Backing down from their tough stand, cement companies have agreed to roll back 25% of the hike in cement prices that they announced the day after the finance minister presented the Union Budget in Parliament. This is an about-turn from the cement industry’s stand till 5 March when it was belligerent about reducing cement prices.
The offer from the cement manufacturers side is learnt to have been made in a closed door meeting representatives of the industry had with finance minister P. Chidambaram on 6 March.
The cement industry fears a backlash from the government, which controls the fortunes of the industry by regulating rights to mine key raw materials such as limestone and coal. Cement companies who upped prices to pass on the burden of increased excise duties imposed in the Budget are, however, reluctant to reverse the rest of the price hike as they will take an adverse hit on their profits.
At the same time, a token reduction of prices will be a face-saving gesture for the government, said officials close to the development who requested anonymity.
In 2006, cement companies offered the government a 5% discount on supplies for government purchases following displeasure expressed by the government over rising cement prices.
On 5 March, a delegation from the Cement Manufacturers Association had met the secretary of department of industrial policy and promotion, Ajay Dua, to present their case. On 6 March, the lobby group met Chidambaram and Union commerce minister Kamal Nath to justify the price hike and also hammer out a compromise formula, say senior officials.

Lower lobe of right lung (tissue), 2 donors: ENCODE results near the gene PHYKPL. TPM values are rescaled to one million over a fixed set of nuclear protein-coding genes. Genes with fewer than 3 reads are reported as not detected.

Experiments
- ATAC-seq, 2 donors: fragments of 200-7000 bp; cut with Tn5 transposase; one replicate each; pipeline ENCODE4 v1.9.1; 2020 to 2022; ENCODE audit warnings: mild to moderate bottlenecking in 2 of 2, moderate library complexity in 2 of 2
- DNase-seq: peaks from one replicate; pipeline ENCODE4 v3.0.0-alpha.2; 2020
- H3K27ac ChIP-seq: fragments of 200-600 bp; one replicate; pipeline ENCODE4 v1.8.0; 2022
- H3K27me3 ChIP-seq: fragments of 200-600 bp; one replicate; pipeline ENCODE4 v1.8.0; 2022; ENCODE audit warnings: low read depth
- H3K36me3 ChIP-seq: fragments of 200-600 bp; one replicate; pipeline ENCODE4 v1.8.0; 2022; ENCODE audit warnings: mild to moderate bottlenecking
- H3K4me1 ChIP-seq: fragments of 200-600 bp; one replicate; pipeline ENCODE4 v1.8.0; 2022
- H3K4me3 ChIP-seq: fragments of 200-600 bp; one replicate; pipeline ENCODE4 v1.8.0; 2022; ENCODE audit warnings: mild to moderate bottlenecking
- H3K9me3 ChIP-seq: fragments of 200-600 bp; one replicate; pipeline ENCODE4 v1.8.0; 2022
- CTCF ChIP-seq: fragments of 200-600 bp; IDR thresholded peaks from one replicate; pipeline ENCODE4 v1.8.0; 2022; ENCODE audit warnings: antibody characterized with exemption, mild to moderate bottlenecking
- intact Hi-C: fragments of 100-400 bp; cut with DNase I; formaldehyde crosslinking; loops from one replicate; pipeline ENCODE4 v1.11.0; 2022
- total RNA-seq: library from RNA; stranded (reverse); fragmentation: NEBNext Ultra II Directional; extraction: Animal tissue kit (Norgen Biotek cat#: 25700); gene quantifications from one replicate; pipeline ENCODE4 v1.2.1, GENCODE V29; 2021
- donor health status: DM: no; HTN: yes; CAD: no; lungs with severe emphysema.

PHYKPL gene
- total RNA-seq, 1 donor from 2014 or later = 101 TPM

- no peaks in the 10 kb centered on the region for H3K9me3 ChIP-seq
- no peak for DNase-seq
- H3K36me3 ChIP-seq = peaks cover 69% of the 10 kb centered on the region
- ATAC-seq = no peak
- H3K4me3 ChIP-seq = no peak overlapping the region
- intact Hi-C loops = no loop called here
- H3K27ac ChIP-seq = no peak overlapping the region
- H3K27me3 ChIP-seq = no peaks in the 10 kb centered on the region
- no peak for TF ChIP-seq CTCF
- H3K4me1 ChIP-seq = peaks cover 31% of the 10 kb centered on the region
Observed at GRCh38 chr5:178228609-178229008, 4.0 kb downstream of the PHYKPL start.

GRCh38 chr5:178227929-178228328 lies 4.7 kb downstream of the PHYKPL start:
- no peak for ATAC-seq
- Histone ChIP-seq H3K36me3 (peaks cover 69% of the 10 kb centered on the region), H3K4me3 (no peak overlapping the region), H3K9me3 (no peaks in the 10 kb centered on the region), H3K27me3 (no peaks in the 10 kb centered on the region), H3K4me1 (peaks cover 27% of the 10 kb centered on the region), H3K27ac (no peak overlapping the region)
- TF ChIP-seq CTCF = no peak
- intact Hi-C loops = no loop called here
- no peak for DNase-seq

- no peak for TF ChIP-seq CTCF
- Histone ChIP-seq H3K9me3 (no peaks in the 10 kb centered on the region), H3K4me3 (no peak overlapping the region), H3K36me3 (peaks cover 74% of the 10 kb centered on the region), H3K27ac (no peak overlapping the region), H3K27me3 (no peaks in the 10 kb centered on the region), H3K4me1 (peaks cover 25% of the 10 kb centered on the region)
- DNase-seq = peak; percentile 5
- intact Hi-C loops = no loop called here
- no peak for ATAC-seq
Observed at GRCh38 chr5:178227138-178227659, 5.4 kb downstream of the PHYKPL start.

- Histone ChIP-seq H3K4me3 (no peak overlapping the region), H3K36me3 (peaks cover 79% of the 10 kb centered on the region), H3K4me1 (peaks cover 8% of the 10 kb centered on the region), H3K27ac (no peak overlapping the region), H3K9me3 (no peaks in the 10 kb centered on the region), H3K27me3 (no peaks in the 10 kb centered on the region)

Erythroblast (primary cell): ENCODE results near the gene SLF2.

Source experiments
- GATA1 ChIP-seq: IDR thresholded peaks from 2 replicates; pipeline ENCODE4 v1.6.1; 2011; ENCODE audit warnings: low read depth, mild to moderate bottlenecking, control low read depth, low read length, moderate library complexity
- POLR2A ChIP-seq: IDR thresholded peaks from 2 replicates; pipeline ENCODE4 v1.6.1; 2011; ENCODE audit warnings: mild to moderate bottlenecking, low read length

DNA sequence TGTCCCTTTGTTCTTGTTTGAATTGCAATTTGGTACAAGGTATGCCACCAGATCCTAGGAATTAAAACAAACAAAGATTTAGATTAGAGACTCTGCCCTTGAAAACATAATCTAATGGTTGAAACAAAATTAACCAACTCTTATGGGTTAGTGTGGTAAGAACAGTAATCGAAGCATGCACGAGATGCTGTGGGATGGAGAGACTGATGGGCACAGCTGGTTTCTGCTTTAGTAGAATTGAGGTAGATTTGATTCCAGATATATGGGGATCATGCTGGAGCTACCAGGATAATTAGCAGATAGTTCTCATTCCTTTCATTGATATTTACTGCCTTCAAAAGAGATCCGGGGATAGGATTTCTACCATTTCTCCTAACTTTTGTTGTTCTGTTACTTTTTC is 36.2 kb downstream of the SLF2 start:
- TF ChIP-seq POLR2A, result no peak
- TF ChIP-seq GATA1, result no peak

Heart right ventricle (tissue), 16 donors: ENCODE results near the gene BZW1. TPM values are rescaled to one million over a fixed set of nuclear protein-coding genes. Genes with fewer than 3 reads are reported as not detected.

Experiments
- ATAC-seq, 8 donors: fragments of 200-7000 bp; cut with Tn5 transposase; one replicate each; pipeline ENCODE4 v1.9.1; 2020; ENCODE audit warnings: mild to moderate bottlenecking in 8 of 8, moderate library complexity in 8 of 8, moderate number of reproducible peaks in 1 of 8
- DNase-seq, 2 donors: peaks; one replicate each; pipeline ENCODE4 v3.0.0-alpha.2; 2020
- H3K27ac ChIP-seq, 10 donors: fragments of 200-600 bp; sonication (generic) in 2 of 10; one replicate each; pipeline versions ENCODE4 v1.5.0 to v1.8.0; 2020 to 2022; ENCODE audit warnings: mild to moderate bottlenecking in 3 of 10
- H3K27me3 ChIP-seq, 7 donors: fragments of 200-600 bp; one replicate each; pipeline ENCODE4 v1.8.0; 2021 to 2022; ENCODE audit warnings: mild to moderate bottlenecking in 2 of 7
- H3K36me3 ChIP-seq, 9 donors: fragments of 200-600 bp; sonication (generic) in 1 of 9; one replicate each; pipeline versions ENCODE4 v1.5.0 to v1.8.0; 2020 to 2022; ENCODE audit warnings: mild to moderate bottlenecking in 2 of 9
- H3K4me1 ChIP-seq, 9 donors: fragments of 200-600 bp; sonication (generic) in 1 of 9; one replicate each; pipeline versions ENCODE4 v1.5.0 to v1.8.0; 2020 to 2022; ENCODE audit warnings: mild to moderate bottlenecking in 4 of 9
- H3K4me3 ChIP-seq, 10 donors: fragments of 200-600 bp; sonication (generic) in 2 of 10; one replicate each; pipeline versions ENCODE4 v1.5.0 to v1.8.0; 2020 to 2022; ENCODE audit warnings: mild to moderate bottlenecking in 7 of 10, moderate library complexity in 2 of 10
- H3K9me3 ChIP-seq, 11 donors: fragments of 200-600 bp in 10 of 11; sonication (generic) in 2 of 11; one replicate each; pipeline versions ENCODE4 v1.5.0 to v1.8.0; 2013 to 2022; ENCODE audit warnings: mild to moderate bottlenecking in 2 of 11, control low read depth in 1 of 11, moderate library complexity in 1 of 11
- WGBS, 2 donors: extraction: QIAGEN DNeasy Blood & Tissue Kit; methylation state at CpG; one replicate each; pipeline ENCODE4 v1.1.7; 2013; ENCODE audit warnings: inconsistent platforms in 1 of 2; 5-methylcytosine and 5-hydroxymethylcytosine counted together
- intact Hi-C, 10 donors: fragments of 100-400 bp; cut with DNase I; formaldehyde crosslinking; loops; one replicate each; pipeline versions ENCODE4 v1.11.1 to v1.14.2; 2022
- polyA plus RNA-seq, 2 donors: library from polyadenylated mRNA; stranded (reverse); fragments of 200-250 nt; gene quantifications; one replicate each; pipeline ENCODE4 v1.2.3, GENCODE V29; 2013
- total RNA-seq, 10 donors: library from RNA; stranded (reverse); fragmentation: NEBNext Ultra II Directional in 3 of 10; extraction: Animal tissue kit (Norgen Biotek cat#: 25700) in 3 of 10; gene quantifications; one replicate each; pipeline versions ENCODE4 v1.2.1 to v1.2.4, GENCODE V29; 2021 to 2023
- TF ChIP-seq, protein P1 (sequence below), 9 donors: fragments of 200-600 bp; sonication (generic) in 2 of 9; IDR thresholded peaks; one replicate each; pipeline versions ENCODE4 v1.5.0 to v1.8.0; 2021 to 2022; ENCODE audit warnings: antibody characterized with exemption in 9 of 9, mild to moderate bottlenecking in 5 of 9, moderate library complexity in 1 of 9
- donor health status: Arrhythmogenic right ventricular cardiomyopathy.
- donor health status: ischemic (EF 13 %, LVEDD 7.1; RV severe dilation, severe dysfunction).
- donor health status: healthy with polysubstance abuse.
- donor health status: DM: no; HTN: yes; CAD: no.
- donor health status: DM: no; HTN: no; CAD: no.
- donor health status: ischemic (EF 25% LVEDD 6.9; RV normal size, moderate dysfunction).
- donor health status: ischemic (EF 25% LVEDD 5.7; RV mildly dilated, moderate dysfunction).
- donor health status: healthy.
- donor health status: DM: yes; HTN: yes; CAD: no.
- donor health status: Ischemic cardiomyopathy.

Aditya Birla Group-owned Ultratech closed at Rs821, up 1% while ACC was last quoted at Rs854—up 5%—as several fund managers bought these shares in anticipation of the impasse being resolved.
“Normally taxes are passed on to customers,” a senior official of a leading cement producer said.
Nath said the government would study the impact of excise duty on cement and was open to price control if evidence of undue profit was found.
Cement companies have also pledged to raise capacity which would increase supply and help the government moderate the rise in prices.
Firms have vowed to add 100 million tonnes to capacity at a cost of Rs40,000-45,000 crore over the next five years, Dua said.
Demand for cement is growing at 10% annually as India improves its infrastructure to sustain high economic growth. Dua said a demand-supply mismatch could be met by expanding production capacity. Rising prices have become a headache for the government backed by Left parties.
The Congress party, which heads the United Progressive Alliance, the ruling coalition, has lost two key state elections with voters angry over high prices of food and other commodities.
Inflation hit a two-year high in early February but has fallen to just above an annual 6%.
(Reuters and Bloomberg contributed to this story)